In March 2015, NIH Director Dr. Francis S. Collins formed the PMI Working Group of the Advisory Committee to the Director and tasked it with developing a plan for “creating and managing” a “research cohort of one million or more Americans that will provide the platform for expanding our knowledge of precision medicine approaches and that will benefit the nation for years to come.”
The Working Group has three co-chairs, one on the NIH staff, and the other two based in academia, the Yale University School of Medicine and Duke University.
The “ultimate goal” of this initiative, the PMI Working Group reported to the NIH director in September 2015, is to move the United States “into an era where medical treatment can be tailored to each patient.” In particular, the initiative aspires to be able to predict how different patients with the same disease will respond to the same medication, and, therefore, to improve therapeutic effectiveness on an individual basis.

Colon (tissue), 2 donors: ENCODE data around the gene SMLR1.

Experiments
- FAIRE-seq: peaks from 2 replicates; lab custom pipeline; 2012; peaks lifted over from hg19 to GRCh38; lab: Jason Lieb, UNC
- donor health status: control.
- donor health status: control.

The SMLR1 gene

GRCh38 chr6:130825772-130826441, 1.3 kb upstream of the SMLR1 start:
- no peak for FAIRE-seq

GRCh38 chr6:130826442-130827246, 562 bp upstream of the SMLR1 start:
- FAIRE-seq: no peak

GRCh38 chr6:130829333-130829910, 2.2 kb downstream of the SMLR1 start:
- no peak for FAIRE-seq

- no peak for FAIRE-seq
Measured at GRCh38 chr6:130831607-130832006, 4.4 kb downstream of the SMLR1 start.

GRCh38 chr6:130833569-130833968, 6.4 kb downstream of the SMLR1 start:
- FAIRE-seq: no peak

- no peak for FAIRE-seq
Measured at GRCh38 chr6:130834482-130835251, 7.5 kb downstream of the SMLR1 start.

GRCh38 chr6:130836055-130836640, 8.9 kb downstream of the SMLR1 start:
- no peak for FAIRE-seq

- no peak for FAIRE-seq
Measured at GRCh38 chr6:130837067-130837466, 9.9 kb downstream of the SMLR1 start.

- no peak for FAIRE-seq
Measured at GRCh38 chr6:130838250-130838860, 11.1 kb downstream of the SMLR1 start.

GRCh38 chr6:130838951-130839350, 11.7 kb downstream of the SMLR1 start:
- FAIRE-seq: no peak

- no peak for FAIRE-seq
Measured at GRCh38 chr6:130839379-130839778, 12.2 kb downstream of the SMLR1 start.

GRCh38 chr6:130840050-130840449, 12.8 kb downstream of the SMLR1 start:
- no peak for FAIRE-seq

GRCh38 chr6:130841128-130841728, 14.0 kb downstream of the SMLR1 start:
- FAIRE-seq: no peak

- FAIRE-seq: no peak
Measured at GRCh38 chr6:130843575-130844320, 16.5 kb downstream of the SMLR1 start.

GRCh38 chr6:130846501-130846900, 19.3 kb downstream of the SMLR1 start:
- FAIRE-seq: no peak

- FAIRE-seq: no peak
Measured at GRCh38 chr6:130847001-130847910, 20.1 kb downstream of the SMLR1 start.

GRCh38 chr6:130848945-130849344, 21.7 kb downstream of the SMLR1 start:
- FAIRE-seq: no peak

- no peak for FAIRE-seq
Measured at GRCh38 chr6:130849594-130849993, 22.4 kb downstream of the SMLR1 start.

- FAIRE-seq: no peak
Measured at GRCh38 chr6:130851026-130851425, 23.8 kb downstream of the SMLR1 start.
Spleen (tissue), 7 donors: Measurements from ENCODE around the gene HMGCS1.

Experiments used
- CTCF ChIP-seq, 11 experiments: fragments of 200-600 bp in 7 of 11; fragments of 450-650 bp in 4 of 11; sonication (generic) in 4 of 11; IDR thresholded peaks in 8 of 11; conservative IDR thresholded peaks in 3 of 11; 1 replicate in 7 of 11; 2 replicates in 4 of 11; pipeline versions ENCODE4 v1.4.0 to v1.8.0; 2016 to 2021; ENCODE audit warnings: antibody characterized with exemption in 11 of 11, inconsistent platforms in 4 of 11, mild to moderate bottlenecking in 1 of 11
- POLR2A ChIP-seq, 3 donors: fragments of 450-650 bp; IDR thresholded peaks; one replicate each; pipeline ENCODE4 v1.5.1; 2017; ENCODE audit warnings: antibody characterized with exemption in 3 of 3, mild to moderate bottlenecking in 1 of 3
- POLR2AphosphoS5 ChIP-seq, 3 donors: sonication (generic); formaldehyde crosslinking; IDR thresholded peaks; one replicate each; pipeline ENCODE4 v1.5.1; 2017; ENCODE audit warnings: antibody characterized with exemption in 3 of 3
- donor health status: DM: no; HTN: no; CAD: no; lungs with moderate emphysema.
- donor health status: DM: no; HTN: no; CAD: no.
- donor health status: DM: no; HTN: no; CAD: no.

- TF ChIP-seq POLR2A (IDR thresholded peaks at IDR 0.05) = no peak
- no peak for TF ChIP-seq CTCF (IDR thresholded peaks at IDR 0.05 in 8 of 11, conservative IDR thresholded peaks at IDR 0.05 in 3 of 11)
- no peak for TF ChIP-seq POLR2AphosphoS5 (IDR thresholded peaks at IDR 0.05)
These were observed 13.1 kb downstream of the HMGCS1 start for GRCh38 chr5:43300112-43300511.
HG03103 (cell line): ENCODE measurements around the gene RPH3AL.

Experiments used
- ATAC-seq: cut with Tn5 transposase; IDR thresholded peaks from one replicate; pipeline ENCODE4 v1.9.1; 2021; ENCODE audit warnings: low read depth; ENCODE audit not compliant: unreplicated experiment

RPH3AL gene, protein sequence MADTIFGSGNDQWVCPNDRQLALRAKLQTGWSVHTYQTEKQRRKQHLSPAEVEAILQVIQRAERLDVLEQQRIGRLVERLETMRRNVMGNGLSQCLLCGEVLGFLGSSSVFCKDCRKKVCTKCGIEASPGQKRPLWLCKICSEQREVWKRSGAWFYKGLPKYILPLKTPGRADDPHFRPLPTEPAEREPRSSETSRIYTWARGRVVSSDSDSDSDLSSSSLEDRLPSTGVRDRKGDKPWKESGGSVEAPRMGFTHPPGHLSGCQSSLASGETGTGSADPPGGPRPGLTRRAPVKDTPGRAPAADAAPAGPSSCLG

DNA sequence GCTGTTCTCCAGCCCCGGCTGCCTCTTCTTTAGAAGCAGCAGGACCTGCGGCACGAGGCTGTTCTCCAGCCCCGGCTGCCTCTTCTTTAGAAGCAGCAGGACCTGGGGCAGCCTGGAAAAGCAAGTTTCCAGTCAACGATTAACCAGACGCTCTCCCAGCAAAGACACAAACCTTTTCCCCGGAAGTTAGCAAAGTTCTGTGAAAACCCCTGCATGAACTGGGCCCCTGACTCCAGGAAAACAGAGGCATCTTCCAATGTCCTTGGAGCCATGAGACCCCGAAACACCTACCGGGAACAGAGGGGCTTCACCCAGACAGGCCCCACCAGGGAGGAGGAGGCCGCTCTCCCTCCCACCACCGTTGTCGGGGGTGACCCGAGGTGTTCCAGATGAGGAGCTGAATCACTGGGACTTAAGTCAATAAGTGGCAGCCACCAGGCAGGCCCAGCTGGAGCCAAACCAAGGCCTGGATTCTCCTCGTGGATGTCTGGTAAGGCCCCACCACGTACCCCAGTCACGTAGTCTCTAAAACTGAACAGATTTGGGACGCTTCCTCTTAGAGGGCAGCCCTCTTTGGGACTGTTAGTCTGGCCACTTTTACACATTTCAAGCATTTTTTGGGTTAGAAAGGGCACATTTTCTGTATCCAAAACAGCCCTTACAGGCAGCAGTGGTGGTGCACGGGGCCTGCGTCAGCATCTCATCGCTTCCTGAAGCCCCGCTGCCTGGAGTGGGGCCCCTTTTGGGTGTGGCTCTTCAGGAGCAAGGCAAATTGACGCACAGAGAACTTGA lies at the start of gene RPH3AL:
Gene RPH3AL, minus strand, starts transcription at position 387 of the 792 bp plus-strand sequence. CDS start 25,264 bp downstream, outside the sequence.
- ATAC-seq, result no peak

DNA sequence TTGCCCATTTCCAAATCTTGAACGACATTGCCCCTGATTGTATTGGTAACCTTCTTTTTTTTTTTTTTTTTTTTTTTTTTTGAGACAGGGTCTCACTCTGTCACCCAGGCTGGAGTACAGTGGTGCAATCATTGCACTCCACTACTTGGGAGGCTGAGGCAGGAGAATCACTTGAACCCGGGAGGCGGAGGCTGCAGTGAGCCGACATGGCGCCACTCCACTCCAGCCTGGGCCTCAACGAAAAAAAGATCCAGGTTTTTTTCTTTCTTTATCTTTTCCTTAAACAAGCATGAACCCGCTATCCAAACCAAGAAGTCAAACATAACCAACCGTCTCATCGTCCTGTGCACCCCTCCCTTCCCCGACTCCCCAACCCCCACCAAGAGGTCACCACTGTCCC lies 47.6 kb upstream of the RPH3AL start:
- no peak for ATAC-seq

The Working Group cites as early successes of precision medicine the development of targeted treatments for cancer and cystic fibrosis “that are effective in patients who share an underlying causal genotype.” Indeed, NIH Director Collins has called oncology “the clear choice for enhancing the near-term impact of precision medicine.” New tools can extract important information from cancer genomes, including the types of mutations that occur.
In these examples, however, the cohort is small, consisting only of those patients who possess the genomic variance that gave rise to their cancer or cystic fibrosis.
The President’s FY 2016 budget for the PMI included a separate allocation to the National Cancer Institute for genomic research in cancer, where causation between changes in DNA and the development of cancer, most notably in breast cancer, has been established.
PERSONALIZED VS. PRECISION